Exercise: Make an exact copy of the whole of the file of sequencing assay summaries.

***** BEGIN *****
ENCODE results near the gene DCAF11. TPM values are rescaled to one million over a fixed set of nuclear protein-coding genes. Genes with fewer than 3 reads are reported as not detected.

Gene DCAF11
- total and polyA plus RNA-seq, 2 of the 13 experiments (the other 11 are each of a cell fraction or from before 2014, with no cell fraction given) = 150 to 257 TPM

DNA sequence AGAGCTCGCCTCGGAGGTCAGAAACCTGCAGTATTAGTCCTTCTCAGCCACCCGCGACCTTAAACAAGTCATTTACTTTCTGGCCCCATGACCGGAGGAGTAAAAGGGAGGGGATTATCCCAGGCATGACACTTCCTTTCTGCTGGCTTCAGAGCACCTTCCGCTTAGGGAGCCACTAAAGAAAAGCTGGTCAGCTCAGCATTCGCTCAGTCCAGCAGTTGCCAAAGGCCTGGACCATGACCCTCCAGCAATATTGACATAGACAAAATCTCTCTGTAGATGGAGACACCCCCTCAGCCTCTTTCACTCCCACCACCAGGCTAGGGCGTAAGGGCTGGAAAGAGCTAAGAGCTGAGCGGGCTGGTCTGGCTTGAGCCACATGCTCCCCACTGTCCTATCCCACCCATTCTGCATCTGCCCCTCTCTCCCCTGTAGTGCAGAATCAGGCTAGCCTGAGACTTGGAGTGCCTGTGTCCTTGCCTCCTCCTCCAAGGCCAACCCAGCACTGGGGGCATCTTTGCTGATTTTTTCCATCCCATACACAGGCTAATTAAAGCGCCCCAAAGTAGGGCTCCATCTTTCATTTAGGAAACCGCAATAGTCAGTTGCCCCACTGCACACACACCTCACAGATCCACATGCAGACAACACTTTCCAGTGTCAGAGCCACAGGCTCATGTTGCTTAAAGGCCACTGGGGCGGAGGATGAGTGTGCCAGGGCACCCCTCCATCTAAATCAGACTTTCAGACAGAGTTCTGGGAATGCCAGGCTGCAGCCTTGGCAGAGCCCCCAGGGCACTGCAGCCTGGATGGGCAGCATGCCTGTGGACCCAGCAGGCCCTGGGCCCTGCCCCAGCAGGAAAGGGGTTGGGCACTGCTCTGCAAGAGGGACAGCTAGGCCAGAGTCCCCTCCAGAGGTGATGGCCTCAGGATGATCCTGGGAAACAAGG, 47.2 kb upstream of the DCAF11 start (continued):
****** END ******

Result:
ENCODE results near the gene DCAF11. TPM values are rescaled to one million over a fixed set of nuclear protein-coding genes. Genes with fewer than 3 reads are reported as not detected.

Gene DCAF11
- total and polyA plus RNA-seq, 2 of the 13 experiments (the other 11 are each of a cell fraction or from before 2014, with no cell fraction given) = 150 to 257 TPM

DNA sequence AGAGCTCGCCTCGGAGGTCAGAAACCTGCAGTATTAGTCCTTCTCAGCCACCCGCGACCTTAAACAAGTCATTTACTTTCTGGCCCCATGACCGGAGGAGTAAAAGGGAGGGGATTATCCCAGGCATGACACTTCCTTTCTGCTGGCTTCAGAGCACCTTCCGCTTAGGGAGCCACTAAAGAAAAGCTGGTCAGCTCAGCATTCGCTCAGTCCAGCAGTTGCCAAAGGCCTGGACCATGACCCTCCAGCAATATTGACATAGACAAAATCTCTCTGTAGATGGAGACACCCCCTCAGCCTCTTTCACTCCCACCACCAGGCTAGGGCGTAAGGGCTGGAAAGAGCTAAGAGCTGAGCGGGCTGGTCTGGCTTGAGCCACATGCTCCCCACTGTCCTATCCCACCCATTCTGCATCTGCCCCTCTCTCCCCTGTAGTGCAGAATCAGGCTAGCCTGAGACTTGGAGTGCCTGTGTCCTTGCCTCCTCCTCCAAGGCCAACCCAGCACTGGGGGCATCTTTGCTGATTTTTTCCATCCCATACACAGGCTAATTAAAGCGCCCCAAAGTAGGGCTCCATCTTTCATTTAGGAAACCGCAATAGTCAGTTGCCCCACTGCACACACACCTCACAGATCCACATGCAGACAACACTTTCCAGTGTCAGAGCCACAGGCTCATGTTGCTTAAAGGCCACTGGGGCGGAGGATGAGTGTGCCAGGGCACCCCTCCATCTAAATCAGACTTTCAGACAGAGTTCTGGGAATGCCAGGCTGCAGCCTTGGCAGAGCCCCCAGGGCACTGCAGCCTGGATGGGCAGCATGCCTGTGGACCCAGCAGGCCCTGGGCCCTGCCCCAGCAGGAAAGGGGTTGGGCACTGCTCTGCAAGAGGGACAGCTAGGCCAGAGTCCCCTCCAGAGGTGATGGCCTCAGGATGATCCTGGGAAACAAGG, 47.2 kb upstream of the DCAF11 start (continued):